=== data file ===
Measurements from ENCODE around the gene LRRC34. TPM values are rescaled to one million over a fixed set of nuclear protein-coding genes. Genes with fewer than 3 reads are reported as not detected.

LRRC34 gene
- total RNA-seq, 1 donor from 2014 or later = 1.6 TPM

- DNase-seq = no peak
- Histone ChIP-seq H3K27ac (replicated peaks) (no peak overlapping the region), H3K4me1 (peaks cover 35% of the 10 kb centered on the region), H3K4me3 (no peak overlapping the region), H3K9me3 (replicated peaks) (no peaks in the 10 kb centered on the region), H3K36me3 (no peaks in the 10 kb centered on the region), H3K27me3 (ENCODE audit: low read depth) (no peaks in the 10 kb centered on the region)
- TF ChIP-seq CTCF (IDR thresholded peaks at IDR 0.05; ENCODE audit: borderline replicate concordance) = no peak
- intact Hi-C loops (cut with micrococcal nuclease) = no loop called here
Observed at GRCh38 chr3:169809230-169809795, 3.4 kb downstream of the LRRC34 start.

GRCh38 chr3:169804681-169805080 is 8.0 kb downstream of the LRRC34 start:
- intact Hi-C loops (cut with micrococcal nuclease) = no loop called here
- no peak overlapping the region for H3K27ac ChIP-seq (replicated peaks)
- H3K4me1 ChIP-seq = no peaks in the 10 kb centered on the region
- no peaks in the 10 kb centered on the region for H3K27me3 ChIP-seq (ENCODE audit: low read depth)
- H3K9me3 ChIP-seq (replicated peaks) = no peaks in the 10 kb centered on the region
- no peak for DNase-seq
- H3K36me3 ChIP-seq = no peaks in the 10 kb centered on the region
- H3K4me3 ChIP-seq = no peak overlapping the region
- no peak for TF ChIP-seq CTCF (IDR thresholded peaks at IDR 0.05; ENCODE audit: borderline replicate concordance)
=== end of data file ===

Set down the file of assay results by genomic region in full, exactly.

Measurements from ENCODE around the gene LRRC34. TPM values are rescaled to one million over a fixed set of nuclear protein-coding genes. Genes with fewer than 3 reads are reported as not detected.

LRRC34 gene
- total RNA-seq, 1 donor from 2014 or later = 1.6 TPM

- DNase-seq = no peak
- Histone ChIP-seq H3K27ac (replicated peaks) (no peak overlapping the region), H3K4me1 (peaks cover 35% of the 10 kb centered on the region), H3K4me3 (no peak overlapping the region), H3K9me3 (replicated peaks) (no peaks in the 10 kb centered on the region), H3K36me3 (no peaks in the 10 kb centered on the region), H3K27me3 (ENCODE audit: low read depth) (no peaks in the 10 kb centered on the region)
- TF ChIP-seq CTCF (IDR thresholded peaks at IDR 0.05; ENCODE audit: borderline replicate concordance) = no peak
- intact Hi-C loops (cut with micrococcal nuclease) = no loop called here
Observed at GRCh38 chr3:169809230-169809795, 3.4 kb downstream of the LRRC34 start.

GRCh38 chr3:169804681-169805080 is 8.0 kb downstream of the LRRC34 start:
- intact Hi-C loops (cut with micrococcal nuclease) = no loop called here
- no peak overlapping the region for H3K27ac ChIP-seq (replicated peaks)
- H3K4me1 ChIP-seq = no peaks in the 10 kb centered on the region
- no peaks in the 10 kb centered on the region for H3K27me3 ChIP-seq (ENCODE audit: low read depth)
- H3K9me3 ChIP-seq (replicated peaks) = no peaks in the 10 kb centered on the region
- no peak for DNase-seq
- H3K36me3 ChIP-seq = no peaks in the 10 kb centered on the region
- H3K4me3 ChIP-seq = no peak overlapping the region
- no peak for TF ChIP-seq CTCF (IDR thresholded peaks at IDR 0.05; ENCODE audit: borderline replicate concordance)